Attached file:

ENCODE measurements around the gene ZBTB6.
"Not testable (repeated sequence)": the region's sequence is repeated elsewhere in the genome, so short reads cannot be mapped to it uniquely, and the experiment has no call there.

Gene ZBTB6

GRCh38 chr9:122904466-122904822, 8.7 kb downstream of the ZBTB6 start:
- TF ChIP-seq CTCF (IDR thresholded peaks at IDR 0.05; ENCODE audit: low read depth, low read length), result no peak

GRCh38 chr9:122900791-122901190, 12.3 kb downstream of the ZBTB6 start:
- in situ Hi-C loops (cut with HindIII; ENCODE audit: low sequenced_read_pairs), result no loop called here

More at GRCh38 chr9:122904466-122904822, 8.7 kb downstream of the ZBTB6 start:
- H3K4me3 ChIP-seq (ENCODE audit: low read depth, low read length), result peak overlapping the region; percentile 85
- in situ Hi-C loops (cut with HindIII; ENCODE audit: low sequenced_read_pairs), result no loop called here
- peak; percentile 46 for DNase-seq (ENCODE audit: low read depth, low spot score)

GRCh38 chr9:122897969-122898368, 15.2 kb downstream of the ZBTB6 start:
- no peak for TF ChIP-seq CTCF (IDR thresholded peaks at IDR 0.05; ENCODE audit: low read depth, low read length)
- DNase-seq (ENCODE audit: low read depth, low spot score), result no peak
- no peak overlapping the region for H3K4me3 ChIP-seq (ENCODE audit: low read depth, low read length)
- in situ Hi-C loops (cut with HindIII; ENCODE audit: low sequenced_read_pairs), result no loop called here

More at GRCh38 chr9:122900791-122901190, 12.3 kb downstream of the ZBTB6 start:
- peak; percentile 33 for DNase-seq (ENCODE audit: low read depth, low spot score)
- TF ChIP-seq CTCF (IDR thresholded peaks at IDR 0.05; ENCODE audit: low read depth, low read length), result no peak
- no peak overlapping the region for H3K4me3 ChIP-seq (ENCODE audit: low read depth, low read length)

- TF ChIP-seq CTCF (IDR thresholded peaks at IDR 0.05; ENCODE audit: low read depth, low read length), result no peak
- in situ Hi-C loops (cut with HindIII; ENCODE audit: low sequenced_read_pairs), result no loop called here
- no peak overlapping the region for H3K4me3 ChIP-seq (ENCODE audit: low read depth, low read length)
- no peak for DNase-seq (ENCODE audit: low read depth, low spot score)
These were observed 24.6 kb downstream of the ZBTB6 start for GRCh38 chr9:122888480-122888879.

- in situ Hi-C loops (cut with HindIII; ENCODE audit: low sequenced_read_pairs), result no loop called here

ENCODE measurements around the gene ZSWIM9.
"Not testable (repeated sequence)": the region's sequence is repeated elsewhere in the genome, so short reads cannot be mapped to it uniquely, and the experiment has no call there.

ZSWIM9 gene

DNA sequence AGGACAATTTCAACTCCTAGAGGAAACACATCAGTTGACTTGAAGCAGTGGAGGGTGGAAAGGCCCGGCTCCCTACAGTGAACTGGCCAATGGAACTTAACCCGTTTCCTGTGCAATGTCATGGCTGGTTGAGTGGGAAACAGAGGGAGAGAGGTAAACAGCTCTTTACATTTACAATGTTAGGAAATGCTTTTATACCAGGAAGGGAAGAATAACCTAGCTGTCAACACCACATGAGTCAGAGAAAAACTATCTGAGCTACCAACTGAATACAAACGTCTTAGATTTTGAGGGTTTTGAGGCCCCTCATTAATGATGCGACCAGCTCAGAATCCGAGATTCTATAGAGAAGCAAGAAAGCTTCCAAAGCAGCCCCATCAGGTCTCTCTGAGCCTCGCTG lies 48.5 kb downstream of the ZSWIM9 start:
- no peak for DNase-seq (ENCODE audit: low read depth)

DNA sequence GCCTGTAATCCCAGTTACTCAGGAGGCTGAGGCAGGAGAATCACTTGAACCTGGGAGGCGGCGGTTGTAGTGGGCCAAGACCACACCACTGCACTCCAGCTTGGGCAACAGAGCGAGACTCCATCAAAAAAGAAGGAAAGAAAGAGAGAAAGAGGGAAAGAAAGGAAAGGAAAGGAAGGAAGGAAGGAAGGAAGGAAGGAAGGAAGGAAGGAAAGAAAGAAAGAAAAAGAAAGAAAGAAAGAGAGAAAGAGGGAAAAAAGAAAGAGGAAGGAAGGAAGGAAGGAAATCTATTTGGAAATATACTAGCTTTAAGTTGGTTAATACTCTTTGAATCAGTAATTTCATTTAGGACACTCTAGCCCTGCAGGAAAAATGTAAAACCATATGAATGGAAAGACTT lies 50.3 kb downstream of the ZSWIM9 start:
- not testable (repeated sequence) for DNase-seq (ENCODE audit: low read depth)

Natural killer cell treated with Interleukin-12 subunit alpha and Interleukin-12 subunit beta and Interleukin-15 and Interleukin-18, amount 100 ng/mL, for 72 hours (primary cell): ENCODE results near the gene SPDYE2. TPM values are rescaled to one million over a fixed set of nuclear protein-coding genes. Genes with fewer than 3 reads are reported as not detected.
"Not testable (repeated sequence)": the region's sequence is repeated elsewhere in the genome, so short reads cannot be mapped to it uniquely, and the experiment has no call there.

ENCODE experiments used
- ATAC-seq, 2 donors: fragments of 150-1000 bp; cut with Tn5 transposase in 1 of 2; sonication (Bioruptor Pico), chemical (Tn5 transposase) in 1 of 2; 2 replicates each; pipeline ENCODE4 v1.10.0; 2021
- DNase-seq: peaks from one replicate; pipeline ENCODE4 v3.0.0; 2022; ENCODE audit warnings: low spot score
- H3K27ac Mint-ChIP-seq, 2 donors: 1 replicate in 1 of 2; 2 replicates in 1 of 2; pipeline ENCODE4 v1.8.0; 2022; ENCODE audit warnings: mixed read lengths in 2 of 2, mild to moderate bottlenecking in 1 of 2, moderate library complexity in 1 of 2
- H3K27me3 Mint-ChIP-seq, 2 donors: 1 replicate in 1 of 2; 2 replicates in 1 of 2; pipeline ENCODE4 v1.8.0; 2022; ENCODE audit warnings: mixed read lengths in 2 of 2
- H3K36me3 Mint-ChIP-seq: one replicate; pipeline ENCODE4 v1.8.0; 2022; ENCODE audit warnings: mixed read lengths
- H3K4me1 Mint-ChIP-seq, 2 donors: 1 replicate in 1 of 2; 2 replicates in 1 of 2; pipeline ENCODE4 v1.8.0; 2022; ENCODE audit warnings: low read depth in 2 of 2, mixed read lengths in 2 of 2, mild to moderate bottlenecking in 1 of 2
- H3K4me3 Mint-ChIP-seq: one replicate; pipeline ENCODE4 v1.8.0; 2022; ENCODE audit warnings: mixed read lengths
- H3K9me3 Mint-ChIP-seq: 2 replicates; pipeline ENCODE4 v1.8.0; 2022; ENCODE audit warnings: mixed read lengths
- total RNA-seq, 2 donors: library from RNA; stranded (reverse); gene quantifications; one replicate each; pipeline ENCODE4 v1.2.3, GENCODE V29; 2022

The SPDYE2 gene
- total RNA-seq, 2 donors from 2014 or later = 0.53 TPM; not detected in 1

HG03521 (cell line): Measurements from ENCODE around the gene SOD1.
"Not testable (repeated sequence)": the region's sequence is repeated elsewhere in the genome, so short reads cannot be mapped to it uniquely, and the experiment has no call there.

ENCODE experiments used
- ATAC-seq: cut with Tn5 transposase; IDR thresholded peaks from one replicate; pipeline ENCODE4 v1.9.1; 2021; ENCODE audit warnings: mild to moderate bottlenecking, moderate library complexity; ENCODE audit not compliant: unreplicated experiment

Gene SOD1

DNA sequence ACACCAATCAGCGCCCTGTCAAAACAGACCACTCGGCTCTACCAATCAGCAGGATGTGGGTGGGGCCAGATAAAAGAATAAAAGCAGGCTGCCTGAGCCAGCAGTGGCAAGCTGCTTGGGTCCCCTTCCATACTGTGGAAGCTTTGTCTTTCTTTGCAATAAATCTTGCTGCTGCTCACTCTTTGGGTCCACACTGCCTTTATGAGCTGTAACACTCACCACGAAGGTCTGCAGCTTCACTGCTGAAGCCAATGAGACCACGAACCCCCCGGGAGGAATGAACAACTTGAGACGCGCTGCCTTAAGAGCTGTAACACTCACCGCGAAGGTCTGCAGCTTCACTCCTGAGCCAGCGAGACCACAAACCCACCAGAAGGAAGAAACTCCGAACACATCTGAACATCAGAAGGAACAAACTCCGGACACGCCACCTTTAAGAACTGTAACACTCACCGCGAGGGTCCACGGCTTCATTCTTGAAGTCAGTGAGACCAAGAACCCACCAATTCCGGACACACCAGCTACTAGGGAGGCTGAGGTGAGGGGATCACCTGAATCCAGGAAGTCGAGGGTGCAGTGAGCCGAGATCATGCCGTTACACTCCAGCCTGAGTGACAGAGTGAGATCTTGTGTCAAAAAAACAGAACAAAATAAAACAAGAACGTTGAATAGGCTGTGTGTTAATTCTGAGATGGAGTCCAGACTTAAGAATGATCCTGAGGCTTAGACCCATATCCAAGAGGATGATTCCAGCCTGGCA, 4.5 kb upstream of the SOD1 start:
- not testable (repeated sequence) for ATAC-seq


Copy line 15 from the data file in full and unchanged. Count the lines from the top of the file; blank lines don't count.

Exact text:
- no peak overlapping the region for H3K4me3 ChIP-seq (ENCODE audit: low read depth, low read length)